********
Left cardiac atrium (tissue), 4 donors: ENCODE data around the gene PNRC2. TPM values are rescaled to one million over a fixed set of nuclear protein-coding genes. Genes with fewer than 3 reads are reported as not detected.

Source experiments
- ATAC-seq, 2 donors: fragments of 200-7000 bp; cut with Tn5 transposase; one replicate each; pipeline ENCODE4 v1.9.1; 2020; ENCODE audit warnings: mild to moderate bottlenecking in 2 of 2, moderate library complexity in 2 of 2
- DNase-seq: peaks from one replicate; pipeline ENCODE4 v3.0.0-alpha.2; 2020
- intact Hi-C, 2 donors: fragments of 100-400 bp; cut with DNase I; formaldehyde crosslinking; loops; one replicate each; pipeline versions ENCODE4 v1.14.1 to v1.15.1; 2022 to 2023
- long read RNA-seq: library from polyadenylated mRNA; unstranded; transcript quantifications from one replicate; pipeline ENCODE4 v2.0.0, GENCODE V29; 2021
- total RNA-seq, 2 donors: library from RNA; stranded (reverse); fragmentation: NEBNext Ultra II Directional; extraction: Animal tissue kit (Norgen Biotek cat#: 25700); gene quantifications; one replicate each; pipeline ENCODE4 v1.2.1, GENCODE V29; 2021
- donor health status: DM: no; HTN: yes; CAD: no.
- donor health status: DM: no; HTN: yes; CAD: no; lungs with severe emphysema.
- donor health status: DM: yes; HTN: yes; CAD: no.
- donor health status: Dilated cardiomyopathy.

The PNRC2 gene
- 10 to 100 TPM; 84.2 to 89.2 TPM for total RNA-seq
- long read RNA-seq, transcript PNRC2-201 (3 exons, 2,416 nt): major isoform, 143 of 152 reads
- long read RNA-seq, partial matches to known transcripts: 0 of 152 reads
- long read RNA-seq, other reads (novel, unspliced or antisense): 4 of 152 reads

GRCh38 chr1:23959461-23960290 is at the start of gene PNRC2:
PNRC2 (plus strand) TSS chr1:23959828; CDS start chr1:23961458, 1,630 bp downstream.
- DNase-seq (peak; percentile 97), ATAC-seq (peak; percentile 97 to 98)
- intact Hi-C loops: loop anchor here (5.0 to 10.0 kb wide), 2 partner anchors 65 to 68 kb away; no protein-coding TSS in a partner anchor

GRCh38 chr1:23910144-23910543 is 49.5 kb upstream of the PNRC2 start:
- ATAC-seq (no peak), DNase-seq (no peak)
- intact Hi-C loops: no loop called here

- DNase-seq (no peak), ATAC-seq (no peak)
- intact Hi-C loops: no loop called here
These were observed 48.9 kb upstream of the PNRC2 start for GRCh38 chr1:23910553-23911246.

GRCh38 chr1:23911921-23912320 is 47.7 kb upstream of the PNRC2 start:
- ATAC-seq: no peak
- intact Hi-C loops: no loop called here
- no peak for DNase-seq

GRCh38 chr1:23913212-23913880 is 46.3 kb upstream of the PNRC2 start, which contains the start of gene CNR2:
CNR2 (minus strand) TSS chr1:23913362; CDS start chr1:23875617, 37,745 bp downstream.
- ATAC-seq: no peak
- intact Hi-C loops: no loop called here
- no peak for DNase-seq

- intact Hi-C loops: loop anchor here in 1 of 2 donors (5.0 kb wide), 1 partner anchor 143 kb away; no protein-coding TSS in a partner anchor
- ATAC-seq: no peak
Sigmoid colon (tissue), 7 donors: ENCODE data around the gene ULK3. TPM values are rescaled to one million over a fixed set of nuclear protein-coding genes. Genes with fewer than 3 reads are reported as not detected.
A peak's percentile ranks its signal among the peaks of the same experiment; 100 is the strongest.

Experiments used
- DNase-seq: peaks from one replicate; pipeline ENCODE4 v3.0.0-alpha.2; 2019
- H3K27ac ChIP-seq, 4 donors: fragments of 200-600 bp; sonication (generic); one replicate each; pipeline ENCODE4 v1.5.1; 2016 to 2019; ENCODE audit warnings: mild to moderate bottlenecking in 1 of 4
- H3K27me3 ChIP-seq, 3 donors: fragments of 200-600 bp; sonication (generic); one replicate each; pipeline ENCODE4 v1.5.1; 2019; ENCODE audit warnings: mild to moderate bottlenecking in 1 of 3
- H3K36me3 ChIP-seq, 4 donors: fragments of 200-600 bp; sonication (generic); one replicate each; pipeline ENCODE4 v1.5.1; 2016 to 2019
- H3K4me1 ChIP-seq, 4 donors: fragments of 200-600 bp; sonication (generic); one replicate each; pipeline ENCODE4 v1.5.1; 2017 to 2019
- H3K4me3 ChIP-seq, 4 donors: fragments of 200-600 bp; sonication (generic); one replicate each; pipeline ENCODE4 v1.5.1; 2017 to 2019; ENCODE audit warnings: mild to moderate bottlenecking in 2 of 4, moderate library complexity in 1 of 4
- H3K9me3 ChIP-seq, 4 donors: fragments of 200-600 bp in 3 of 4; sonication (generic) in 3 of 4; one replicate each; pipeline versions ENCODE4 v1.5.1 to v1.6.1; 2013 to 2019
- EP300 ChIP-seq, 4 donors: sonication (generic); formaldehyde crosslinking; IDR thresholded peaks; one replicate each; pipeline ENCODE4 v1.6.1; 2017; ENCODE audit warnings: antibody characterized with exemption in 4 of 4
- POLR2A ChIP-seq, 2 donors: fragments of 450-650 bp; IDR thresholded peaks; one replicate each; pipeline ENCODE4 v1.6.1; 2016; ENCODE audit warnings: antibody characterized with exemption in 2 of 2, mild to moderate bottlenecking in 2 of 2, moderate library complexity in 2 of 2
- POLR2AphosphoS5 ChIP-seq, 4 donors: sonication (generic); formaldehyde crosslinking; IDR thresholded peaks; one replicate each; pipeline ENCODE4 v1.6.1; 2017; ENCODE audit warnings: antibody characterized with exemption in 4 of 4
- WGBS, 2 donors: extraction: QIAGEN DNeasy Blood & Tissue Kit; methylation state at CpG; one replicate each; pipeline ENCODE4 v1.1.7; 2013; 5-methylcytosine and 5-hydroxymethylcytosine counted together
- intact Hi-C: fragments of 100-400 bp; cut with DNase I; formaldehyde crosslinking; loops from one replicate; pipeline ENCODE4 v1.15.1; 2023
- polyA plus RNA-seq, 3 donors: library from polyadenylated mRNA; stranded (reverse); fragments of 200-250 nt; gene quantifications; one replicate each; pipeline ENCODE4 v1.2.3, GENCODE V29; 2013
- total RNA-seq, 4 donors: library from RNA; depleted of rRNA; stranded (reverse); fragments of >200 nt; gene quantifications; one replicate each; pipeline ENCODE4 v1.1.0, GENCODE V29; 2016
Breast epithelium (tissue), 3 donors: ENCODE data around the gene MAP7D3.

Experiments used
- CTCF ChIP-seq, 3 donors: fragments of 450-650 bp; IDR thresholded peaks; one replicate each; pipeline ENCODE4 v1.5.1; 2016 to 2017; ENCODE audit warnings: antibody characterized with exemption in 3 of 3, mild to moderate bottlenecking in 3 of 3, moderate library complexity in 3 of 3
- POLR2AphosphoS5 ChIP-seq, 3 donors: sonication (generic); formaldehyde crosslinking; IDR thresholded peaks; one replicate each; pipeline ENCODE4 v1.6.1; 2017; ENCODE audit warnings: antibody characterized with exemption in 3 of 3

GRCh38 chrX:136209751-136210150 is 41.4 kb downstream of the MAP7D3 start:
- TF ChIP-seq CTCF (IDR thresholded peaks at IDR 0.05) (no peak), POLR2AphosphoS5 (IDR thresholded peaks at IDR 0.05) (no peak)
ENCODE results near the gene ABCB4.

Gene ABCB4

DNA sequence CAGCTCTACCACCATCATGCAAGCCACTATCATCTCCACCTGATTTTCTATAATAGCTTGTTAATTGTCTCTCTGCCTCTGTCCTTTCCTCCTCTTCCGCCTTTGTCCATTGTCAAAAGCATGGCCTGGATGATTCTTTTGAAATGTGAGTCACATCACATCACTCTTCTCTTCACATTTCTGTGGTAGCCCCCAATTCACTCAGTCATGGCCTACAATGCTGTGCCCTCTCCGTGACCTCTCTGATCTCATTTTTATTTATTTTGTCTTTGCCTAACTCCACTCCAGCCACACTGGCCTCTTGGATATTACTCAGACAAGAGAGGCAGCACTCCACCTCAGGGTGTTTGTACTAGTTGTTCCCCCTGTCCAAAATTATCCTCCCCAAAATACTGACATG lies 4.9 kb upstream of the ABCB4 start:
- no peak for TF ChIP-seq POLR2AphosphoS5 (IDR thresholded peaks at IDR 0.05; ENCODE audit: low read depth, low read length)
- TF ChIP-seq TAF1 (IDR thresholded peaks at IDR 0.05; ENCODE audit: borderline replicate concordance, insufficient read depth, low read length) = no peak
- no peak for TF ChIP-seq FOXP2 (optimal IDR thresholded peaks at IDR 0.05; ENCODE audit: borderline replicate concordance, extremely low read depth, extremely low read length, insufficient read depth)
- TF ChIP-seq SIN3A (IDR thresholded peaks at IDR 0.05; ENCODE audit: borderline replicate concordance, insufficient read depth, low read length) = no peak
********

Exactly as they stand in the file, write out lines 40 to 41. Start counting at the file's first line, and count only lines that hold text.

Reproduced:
Experiments used
- DNase-seq: peaks from one replicate; pipeline ENCODE4 v3.0.0-alpha.2; 2019